Illustration by Joseph R. Tomelleri ©
Sander vitreus - scientific name
(Native Fish) Two dorsal fins separated into a spiny and a soft-rayed portion, large cloudy eye, white tips on anal and lower caudal fins, canine teeth. Walleye are the largest member of the perch family. They lack the distinctive vertical bar makings of the yellow perch and have fan-like canine teeth.
These battling fish are exciting to catch, delicious to eat and because they feed actively all winter, they provide a fine year-round sport fishery. The average walleye caught by anglers is five years old and weighs from one to three pounds.
Early in the season, fishing bottom with lead-head jigs tipped with minnows or with plastic grub bodies is the top technique, but as the season progresses, trolling with plugs (such as Rapalas and Wiggle Warts) or spoons or with spinners and crawler harnesses becomes the preferred method. Slow trolling baits at a variety of depths is important as, although walleyes are usually associated with the bottom, the most active fish are sometimes suspended in the water column. But walleyes can readily be taken on live bait; nightcrawlers drifted along the bottom, leeches suspended under a slip bobber or minnows fished on a tight line will all produce. In fall, jigging with spoons in deep water is a popular technique.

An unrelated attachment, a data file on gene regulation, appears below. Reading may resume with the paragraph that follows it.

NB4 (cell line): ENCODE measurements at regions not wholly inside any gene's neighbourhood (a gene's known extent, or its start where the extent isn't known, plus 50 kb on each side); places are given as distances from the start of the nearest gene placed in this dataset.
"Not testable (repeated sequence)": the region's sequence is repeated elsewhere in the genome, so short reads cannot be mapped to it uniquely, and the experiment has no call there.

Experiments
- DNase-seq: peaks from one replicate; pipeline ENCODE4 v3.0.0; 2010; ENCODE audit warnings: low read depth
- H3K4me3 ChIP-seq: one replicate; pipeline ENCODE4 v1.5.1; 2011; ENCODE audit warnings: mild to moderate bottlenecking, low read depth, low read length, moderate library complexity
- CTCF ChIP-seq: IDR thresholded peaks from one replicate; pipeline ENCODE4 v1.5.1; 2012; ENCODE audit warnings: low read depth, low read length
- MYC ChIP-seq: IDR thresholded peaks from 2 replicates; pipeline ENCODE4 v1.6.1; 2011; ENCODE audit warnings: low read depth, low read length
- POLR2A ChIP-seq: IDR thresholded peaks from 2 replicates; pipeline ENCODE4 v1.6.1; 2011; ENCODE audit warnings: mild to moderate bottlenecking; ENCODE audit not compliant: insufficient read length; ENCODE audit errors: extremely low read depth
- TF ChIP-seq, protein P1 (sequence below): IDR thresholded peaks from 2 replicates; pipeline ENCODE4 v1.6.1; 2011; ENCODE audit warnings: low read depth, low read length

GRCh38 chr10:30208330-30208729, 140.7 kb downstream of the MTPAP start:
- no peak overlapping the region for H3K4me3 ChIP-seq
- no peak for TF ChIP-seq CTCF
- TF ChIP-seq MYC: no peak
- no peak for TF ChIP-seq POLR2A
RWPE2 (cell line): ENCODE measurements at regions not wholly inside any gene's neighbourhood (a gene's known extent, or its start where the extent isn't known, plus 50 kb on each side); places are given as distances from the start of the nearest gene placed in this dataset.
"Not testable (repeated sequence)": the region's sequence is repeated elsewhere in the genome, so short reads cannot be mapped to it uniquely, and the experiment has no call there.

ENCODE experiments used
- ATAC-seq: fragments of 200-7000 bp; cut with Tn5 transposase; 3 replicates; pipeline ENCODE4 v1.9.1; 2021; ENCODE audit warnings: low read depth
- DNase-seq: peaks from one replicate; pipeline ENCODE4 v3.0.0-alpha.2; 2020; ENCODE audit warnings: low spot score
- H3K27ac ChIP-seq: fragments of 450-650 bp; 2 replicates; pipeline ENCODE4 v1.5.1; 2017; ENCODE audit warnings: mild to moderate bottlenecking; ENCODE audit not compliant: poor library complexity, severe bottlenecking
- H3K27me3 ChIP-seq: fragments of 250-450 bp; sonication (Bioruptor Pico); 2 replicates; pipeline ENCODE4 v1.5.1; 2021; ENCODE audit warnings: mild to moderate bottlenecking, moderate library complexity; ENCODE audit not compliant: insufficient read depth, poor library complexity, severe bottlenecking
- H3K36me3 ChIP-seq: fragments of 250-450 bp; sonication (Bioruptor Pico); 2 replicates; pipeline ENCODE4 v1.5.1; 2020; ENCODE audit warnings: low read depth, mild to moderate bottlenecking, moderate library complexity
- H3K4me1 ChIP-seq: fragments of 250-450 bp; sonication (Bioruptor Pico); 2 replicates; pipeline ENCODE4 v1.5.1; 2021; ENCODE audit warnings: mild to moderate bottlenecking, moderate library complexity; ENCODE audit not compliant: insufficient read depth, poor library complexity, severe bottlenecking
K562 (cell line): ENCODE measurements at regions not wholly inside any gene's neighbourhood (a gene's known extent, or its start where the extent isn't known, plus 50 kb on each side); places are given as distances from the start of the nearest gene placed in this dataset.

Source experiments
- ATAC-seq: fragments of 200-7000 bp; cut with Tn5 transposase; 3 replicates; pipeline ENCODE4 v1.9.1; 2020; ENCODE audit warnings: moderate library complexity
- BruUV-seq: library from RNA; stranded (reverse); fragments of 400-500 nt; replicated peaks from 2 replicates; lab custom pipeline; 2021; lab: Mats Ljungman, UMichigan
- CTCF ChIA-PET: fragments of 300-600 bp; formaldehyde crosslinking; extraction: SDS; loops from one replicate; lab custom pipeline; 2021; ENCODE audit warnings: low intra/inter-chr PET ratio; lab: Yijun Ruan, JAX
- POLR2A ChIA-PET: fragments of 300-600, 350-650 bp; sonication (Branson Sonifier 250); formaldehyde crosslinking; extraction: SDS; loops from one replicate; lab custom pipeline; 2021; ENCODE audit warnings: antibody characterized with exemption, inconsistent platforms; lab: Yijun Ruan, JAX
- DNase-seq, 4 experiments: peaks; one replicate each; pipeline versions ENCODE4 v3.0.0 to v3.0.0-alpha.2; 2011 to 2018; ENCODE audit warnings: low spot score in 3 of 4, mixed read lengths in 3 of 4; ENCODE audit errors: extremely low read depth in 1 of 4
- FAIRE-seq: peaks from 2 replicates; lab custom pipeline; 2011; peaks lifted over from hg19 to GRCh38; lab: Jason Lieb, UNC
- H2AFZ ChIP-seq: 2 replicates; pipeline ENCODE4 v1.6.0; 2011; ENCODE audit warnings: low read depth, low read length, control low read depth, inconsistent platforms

Walleyes are greedy predators. They eat small bass, trout, pike, perch and sunfishes. Prime feeding times are early morning and evening.
In March, April and even May, walleye spawn over rock shoals in tributaries or lakes. Males mature at age two to four years, females at three to six years.
A close relative and look-alike of the walleye, the sauger shares habitat and, to some extent food sources with this species. Sauger are more adaptable to turbid water than walleye are.
Department of Natural Resources